Theoretically speaking… it’s possible, but highly unlikely.  If, during the course of having anal sex, sperm were to somehow land on the vaginal opening and work its way all the way up to the cervix, pregnancy could occur.  But this is very unlikely to happen without vaginal penetration.  The only other conceivable (ha ha) way pregnancy could occur is if you and your partner have a frighteningly bad sense of direction and are NOT where you think you are.

But let’s get to the real issue here.  A lot of people believe that anal sex or oral sex isn’t “real” sex.  Perhaps from a technical – or political – standpoint that may be true, but in reality, that’s a dangerous fiction.  You may not have to worry about getting pregnant, but unprotected anal sex puts you at risk for all of the same sexually transmitted infections that “real” sex does: HIV, HPV, gonorrhea, Chlamydia, herpes, you name it.  In fact, anal sex can put you at an even higher risk for these infections because the anus and rectum aren’t as pliable as the vagina, so there is a greater chance of having a tear and bleeding that increases the likelihood of transmission.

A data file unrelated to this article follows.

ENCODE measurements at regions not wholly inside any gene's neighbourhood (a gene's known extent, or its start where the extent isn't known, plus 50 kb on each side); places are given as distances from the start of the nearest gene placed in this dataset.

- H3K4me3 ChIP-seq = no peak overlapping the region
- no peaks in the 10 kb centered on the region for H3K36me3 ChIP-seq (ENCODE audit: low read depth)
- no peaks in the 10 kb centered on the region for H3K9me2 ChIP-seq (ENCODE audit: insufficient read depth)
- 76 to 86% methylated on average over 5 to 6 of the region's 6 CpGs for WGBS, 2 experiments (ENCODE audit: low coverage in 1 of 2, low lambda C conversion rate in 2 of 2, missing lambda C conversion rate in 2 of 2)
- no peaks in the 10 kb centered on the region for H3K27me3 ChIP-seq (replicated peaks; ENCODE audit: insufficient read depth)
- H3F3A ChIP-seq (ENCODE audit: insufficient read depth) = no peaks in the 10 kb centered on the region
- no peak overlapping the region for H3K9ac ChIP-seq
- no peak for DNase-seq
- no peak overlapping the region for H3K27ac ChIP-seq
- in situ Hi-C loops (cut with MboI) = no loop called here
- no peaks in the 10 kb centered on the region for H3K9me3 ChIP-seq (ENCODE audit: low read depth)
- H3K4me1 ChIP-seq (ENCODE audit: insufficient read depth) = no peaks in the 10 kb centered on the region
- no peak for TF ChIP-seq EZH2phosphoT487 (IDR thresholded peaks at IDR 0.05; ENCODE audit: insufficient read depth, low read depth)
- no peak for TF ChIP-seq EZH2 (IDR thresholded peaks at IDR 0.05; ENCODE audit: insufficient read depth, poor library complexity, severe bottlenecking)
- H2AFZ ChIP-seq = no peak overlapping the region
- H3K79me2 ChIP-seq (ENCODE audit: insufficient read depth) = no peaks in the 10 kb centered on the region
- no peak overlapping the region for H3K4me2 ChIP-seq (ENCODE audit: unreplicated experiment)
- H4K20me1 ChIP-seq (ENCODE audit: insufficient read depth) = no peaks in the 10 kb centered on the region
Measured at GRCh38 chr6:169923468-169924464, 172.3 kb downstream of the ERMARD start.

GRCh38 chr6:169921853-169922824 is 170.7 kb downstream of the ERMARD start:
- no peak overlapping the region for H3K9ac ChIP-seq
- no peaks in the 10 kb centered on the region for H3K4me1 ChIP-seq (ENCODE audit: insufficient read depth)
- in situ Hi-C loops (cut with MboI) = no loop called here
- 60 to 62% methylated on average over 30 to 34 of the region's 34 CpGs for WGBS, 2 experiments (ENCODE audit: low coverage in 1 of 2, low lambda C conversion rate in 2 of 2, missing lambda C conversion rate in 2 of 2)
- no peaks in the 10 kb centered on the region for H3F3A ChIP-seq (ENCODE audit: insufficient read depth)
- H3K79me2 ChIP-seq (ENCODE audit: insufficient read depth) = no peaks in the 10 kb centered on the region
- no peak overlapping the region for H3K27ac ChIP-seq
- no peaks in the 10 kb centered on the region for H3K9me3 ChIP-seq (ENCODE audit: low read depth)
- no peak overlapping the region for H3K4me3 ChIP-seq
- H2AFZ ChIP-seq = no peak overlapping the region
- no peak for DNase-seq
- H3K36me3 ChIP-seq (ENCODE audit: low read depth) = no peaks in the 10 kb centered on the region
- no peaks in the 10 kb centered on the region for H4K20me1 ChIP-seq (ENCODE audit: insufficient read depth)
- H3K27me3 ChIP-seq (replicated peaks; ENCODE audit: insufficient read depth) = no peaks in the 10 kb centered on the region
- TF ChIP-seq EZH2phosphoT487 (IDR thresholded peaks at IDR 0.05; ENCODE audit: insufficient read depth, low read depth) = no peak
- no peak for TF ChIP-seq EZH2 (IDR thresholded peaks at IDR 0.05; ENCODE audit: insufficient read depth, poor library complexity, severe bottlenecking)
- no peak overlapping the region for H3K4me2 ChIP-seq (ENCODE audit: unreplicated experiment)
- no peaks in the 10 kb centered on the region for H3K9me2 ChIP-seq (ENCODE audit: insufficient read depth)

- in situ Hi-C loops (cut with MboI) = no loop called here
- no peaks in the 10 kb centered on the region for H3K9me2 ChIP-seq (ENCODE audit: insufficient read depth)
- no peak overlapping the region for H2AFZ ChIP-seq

And remember, the “realness” of anal sex (or oral sex or elbow sex or any sex) applies to its emotional and psychological impact as well.  Physical intimacy can have significant and unpredictable consequences that go way beyond infections.  I’ve cared for many patients who came in “just to get tested” but who were really dealing with significant anxiety and other stress-related symptoms. 

So if you don’t feel comfortable doing something, never let anyone talk you into it because it “doesn’t really count.”  And whenever you do decide to have sex with someone, always protect yourself – no matter what you’re doing. 

 

John A. Vaughn, MD

Adam Brandeberry, Med IV, OSU COM